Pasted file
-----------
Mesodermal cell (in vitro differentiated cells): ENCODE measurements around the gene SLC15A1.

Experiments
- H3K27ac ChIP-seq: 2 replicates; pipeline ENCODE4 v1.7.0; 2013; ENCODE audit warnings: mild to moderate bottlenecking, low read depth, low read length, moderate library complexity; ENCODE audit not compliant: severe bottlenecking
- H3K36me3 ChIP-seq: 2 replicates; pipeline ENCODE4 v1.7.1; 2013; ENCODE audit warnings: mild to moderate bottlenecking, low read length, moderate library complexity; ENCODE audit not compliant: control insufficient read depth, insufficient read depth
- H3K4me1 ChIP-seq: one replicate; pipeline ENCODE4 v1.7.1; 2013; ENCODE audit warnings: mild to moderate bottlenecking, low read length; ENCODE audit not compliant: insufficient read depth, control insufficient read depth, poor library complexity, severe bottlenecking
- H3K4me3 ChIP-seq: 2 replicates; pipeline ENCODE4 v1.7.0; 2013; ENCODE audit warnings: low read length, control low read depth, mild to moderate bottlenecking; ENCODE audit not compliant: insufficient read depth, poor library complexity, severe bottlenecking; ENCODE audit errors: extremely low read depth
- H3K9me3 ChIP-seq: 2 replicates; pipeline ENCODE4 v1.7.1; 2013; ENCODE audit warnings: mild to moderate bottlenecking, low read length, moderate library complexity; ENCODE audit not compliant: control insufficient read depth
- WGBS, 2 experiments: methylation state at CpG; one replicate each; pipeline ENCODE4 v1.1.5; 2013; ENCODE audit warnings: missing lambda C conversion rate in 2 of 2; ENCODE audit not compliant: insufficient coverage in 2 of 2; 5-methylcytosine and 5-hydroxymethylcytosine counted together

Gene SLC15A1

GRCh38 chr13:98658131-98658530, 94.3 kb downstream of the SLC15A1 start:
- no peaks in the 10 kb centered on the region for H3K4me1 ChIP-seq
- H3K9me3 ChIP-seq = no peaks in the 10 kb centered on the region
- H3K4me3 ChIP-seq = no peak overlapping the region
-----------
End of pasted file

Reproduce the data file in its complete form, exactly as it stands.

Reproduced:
Mesodermal cell (in vitro differentiated cells): ENCODE measurements around the gene SLC15A1.

Experiments
- H3K27ac ChIP-seq: 2 replicates; pipeline ENCODE4 v1.7.0; 2013; ENCODE audit warnings: mild to moderate bottlenecking, low read depth, low read length, moderate library complexity; ENCODE audit not compliant: severe bottlenecking
- H3K36me3 ChIP-seq: 2 replicates; pipeline ENCODE4 v1.7.1; 2013; ENCODE audit warnings: mild to moderate bottlenecking, low read length, moderate library complexity; ENCODE audit not compliant: control insufficient read depth, insufficient read depth
- H3K4me1 ChIP-seq: one replicate; pipeline ENCODE4 v1.7.1; 2013; ENCODE audit warnings: mild to moderate bottlenecking, low read length; ENCODE audit not compliant: insufficient read depth, control insufficient read depth, poor library complexity, severe bottlenecking
- H3K4me3 ChIP-seq: 2 replicates; pipeline ENCODE4 v1.7.0; 2013; ENCODE audit warnings: low read length, control low read depth, mild to moderate bottlenecking; ENCODE audit not compliant: insufficient read depth, poor library complexity, severe bottlenecking; ENCODE audit errors: extremely low read depth
- H3K9me3 ChIP-seq: 2 replicates; pipeline ENCODE4 v1.7.1; 2013; ENCODE audit warnings: mild to moderate bottlenecking, low read length, moderate library complexity; ENCODE audit not compliant: control insufficient read depth
- WGBS, 2 experiments: methylation state at CpG; one replicate each; pipeline ENCODE4 v1.1.5; 2013; ENCODE audit warnings: missing lambda C conversion rate in 2 of 2; ENCODE audit not compliant: insufficient coverage in 2 of 2; 5-methylcytosine and 5-hydroxymethylcytosine counted together

Gene SLC15A1

GRCh38 chr13:98658131-98658530, 94.3 kb downstream of the SLC15A1 start:
- no peaks in the 10 kb centered on the region for H3K4me1 ChIP-seq
- H3K9me3 ChIP-seq = no peaks in the 10 kb centered on the region
- H3K4me3 ChIP-seq = no peak overlapping the region